More than 8,000 jobs at risk as Clinton Cards hits the rocks

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THE high street was last night braced for another bloodbath after Clinton Cards was forced into administration, putting more than 8,000 jobs at risk.

The card and gift retailer called in administrators Zolfo Cooper when it was unable to meet demands for immediate repayment of £35m of debt.

Zolfo warned some closures are likely among Clintons’ 767 stores as it tries to find a buyer. It blamed the company’s collapse on “extremely challenging trading conditions”.

Loss-making Clintons, which also owns the Birthdays brand, has more than 50 stores in Yorkshire employing about 500 staff. Its branch in the White Rose Shopping Centre, Leeds, employs 29 staff.

The retailer has been squeezed by increased competition from the internet and supermarkets.

“It is likely that a number of stores will need to be closed in order to make the business financially viable,” said joint administrator Peter Saville. “However, Clinton Cards and Birthdays are very well-known brands on the high street and we believe that there is a strong underlying core business.”

In a statement, Clintons said major supplier American Greetings bought its debt from Barclays and state-backed Royal Bank of Scotland and demanded immediate repayment.

Unable to pay, the retailer said it had no choice but to agree to go into administration.

Essex-based Clintons joins major retailers including Habitat, Game, Barratts, Jane Norman, Focus DIY and Oddbins, which have been forced into administration during the downturn.

The challenges for retailers were yesterday underlined by new figures showing sliding sales on the high street.

The British Retail Consortium said like-for-like retail sales – or sales at stores open for at least a year – plunged by 3.3 per cent in value compared with April 2011. That followed 1.3 per cent rise in March.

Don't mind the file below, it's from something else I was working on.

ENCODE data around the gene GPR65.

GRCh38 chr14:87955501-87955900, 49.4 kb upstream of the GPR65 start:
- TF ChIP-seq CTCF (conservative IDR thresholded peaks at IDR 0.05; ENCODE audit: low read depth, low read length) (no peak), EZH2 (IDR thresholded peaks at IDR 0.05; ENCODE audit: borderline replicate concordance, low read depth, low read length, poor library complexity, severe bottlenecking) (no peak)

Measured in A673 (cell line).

The reading was the weakest since March last year and confounded analysts’ forecasts for a 0.5 per cent increase.

Mr Saville said the troubled Birthdays brand played a big part in Clintons’ demise, and cost it £130m since 2004.

He said: “Despite evaluating ways to restructure its business, Clintons was unfortunately unable to secure adequate support or funding for its restructuring plans. The challenging business environment, and in particular the increased competition for greetings cards and related products, meant that the group required radical restructuring and administration was the last remaining option available.”

Last night American Greetings said it and other suppliers stopped supplying Clintons after it missed numerous payments. It has supplied the chain for more than 40 years.

“We would like to see Clinton Cards continue as an important retailer in the speciality channel of distribution in the UK greeting card market,” said chief executive Zev Weiss, adding it could buy the business.

“We believe that properly managed, and with the appropriate capital structure, Clinton Cards could be both an important and profitable retailer... over the long term.”

Clintons said while it was “technically” in breach of some debt terms, Barclays and RBS had waived these and it had hoped American Greetings would also.

Chief executive Darcy Willson-Rymer’s strategic review is understood to have included a fruitless search for a buyer for all of the business or its Birthdays chain.

Zolfo said it will continue to trade the business while marketing it. A spokeswoman said it was too soon to pinpoint store closures.

Lee Appleton, manager of Hull’s Prospect Shopping Centre, where Clintons has a store, said: “It’s not good to see another business going into administration, but as with Game and Gamestation, which were bought at the 11th hour, there’s still a hope that they can strike a deal and hopefully continue to trade,” said.

Yorkshire is home to two of Clintons’ big greetings card rivals – Bradford’s Hallmark Cards and The Card Factory in Wakefield.